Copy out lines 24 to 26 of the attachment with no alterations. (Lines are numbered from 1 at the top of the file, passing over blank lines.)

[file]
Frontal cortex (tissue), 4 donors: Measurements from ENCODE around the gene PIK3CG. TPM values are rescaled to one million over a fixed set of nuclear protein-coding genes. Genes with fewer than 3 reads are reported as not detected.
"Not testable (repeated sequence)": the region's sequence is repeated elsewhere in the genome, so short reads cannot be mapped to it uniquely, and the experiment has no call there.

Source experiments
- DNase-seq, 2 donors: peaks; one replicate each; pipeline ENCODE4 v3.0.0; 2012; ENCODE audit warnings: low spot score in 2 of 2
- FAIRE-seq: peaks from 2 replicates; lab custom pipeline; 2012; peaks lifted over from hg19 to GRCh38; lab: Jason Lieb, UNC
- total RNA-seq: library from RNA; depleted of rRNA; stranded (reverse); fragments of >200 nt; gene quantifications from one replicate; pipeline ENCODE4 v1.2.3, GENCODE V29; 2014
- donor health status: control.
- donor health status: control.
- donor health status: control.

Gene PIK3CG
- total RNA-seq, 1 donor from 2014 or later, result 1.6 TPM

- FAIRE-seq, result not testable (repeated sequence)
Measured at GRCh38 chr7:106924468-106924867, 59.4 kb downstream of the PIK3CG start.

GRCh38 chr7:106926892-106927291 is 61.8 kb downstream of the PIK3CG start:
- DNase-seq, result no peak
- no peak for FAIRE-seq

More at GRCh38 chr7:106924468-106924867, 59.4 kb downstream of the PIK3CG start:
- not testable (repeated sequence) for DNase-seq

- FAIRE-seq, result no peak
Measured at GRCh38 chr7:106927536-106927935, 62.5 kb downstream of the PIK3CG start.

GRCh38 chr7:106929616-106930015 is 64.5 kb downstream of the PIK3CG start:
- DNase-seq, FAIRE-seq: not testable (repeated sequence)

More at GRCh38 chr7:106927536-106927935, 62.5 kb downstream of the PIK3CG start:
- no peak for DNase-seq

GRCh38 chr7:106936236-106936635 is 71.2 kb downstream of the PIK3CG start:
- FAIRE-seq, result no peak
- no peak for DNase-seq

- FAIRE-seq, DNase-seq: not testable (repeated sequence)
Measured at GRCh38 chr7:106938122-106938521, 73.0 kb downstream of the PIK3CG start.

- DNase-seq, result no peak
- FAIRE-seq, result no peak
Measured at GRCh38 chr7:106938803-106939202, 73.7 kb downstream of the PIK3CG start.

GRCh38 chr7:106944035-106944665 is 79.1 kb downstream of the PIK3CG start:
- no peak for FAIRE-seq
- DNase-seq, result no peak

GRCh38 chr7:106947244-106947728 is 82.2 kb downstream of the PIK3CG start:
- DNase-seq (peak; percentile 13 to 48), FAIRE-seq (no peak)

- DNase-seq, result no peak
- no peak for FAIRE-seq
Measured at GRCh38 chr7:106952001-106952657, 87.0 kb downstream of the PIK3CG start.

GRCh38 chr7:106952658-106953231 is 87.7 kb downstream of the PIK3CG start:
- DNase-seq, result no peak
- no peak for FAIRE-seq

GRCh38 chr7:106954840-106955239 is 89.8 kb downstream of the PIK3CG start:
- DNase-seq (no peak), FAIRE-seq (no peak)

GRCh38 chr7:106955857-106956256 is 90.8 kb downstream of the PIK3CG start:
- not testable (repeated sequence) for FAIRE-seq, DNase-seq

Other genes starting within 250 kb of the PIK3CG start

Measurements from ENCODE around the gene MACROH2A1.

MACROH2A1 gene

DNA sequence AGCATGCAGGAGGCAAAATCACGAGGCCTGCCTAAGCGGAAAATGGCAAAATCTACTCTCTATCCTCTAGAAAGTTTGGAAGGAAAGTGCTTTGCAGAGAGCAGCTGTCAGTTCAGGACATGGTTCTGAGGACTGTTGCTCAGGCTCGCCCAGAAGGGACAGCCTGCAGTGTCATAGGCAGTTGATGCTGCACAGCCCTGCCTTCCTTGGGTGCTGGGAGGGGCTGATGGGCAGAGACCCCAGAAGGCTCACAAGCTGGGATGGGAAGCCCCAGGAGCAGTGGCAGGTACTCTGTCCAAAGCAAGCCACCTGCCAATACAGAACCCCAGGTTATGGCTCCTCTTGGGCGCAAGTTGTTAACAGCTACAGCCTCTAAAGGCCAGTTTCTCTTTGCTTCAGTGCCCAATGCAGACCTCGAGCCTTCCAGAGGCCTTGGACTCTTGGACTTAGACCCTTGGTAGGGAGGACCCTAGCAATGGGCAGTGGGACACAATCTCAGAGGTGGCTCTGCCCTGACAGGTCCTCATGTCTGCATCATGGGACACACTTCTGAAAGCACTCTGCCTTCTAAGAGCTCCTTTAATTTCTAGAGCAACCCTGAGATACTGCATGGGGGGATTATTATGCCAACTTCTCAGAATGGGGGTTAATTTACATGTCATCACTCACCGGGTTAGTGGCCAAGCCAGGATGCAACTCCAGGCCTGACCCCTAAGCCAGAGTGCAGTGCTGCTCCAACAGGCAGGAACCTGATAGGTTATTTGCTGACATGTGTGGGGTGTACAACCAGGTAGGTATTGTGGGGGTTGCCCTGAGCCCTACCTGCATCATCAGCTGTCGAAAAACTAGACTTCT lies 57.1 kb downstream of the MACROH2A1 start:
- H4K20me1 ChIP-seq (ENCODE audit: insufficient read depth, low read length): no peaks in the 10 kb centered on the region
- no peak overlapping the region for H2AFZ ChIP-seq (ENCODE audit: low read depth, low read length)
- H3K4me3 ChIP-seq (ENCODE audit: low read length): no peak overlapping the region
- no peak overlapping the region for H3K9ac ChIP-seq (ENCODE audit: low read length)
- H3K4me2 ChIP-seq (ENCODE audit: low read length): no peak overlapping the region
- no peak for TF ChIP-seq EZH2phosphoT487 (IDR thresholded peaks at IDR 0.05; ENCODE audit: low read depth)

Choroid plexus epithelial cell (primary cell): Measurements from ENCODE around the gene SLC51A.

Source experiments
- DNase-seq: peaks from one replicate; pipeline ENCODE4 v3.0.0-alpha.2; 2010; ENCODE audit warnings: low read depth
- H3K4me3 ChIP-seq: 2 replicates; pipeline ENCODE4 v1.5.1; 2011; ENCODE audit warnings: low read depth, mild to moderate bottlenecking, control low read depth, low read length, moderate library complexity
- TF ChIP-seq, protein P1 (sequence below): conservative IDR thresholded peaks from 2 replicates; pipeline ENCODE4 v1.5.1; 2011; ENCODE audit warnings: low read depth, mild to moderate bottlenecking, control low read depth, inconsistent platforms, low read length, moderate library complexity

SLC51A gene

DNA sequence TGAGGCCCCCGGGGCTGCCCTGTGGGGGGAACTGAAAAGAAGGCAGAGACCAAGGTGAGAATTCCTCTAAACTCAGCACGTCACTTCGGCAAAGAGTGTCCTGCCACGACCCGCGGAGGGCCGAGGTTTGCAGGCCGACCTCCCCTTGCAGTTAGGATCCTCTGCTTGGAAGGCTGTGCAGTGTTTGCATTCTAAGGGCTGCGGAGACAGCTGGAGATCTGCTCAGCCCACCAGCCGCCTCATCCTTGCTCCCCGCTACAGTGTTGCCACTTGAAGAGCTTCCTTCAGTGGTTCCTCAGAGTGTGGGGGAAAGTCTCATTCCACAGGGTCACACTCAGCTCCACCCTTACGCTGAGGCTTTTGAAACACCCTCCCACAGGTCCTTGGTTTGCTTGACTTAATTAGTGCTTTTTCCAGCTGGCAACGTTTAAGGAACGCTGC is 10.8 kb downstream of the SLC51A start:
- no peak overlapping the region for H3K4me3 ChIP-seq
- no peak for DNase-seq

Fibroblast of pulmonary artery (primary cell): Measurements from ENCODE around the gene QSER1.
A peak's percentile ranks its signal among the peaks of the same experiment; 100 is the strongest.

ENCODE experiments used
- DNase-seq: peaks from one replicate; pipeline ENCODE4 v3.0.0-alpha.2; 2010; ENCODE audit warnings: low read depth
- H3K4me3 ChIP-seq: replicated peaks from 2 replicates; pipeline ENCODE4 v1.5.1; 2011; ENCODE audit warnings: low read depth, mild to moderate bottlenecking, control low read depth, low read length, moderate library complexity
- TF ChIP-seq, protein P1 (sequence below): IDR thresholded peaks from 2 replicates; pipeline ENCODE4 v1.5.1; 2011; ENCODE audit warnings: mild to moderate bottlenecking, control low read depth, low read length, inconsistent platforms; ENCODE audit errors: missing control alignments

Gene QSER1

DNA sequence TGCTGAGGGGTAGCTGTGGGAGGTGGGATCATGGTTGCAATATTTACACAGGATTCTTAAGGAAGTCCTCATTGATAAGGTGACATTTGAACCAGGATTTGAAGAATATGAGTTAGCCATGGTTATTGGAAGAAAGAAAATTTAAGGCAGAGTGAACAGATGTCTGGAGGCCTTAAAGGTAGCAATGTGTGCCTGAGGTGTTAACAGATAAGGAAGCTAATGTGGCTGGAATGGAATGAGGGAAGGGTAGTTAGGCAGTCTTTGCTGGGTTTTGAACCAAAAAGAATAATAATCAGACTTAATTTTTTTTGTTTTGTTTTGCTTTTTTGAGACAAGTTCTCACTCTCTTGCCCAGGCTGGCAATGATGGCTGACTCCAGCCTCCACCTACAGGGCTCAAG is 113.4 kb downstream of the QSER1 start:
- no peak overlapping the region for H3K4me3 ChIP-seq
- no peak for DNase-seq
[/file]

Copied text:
- no peak for DNase-seq

GRCh38 chr7:106936236-106936635 is 71.2 kb downstream of the PIK3CG start:
- FAIRE-seq, result no peak